Genetic Predisposition, Clinical Risk Factor Burden, and Lifetime Risk of Atrial Fibrillation
Background—The long-term probability of developing atrial fibrillation (AF) considering genetic predisposition and clinical risk factor burden is unknown.
Methods—We estimated lifetime risk of AF in individuals from the community-based Framingham Heart Study. Polygenic risk for AF was derived using a score of approximately 1,000 AF-associated single nucleotide polymorphisms. Clinical risk factor burden was calculated for each individual using a validated risk score for incident AF comprised of height, weight, systolic and diastolic blood pressure, current smoking status, antihypertensive medication use, diabetes, history of myocardial infarction, and history of heart failure. We estimated the lifetime risk of AF within tertiles of polygenic and clinical risk.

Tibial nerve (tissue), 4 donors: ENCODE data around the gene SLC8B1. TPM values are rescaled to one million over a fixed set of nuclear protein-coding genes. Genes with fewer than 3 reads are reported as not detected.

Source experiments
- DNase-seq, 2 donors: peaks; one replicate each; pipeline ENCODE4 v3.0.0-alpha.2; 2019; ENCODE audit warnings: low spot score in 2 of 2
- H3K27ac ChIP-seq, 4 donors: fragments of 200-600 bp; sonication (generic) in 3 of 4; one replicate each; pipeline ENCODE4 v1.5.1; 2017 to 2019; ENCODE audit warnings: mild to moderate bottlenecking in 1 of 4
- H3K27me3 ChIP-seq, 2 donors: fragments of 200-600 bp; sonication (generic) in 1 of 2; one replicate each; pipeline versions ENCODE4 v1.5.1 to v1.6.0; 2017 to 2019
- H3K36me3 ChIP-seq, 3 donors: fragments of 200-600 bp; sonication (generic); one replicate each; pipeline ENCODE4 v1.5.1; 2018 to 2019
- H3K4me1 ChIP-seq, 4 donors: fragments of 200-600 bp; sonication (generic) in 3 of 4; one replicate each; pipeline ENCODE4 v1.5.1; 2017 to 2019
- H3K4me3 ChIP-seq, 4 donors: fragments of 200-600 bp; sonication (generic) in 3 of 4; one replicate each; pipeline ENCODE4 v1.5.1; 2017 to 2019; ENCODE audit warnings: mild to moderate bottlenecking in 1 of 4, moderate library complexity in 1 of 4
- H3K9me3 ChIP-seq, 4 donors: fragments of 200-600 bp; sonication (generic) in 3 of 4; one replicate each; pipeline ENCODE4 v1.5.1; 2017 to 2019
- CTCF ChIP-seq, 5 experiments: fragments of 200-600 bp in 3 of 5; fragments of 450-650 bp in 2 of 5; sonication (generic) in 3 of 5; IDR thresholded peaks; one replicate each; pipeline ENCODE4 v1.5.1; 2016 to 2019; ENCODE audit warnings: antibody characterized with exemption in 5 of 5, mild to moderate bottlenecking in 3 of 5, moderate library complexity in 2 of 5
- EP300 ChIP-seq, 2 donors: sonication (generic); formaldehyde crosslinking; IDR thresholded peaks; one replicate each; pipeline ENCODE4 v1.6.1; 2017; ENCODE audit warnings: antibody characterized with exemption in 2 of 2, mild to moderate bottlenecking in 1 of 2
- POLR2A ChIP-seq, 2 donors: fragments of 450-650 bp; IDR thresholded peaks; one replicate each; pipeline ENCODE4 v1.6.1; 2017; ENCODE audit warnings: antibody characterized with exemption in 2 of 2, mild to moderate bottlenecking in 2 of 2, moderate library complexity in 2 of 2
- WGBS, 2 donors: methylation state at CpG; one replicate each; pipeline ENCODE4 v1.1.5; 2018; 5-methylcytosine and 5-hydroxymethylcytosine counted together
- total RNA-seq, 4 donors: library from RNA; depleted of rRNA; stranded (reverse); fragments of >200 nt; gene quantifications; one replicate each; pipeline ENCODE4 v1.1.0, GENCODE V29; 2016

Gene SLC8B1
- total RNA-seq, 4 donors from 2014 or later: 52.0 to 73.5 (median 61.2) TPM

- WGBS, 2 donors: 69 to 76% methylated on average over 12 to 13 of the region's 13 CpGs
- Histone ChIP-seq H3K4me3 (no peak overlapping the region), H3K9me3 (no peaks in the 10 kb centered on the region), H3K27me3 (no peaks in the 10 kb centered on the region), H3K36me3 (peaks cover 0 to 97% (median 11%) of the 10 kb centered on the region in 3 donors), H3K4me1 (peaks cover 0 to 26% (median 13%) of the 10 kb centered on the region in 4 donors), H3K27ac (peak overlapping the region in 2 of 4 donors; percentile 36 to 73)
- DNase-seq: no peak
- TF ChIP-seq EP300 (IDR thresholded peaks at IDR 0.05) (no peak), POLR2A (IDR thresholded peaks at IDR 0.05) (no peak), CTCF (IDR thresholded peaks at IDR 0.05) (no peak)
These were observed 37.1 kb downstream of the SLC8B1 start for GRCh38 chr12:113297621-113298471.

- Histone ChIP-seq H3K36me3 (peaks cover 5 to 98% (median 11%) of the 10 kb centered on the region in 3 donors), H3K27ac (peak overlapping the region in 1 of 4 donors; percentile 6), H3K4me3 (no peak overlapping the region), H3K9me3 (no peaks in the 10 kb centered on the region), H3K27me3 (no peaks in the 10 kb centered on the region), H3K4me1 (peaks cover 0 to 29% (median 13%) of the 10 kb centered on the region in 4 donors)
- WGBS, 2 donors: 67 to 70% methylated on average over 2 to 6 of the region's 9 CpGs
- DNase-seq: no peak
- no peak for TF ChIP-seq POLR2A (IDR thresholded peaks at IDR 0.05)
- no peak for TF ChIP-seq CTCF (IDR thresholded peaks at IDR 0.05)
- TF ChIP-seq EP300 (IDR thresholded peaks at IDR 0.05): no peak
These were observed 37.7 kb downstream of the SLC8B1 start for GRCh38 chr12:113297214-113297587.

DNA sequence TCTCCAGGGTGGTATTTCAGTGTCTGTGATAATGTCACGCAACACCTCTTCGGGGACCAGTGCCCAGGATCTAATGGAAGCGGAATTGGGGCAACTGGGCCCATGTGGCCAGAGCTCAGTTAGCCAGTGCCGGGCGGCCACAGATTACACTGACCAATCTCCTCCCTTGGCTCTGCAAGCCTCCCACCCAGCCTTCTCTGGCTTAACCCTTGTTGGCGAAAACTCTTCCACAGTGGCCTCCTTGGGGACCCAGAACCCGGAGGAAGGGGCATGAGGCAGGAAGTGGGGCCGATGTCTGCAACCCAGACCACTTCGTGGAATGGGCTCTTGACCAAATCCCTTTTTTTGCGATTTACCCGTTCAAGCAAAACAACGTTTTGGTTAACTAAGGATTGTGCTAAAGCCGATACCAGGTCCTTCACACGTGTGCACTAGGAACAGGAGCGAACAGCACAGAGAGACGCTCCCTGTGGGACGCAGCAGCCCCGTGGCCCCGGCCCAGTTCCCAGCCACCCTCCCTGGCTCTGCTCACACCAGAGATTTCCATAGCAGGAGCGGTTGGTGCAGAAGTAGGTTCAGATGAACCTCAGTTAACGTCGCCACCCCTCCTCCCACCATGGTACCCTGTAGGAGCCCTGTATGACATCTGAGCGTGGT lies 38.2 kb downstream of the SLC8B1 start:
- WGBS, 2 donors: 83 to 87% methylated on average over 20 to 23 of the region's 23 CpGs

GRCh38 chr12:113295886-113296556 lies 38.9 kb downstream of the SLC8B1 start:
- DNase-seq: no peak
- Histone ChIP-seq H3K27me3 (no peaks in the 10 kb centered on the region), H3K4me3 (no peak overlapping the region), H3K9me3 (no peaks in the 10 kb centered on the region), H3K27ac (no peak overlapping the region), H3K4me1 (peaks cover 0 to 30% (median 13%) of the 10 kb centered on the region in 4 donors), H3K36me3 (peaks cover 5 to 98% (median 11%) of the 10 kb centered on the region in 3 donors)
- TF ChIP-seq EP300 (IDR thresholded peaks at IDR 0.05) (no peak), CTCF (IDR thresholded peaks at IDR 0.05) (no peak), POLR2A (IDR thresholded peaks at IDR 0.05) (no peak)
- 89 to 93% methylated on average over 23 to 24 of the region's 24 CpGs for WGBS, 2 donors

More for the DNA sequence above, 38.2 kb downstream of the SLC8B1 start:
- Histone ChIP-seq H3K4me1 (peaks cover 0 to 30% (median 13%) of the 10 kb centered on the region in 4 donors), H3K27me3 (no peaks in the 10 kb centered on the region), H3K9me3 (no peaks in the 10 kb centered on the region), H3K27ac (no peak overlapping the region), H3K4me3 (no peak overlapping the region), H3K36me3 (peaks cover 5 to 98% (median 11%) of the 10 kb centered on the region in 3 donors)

Results—Among 4,606 participants without AF at age 55 years, 580 developed incident AF (median follow-up, 9.4 years; 25th-75th percentile, 4.4-14.3 years). The lifetime risk of AF after age 55 years was 37.1%, and was substantially influenced by both polygenic and clinical risk factor burden. Among individuals free of AF at age 55 years, those in low polygenic and clinical risk tertiles had a lifetime risk of AF of 22.3% (95% confidence interval [CI], 15.4%-29.1%), whereas those in high risk tertiles had a risk of 48.2% (95% CI, 41.3%-55.1%). A lower clinical risk factor burden was associated with later AF onset after adjusting for genetic predisposition (P value <0.001).
Conclusions—In our community-based cohort, the lifetime risk of AF was 37%. Estimation of polygenic AF risk is feasible, and together with clinical risk factor burden explains a substantial gradient in long-term AF risk.
- Received August 31, 2017.
- Accepted November 2, 2017.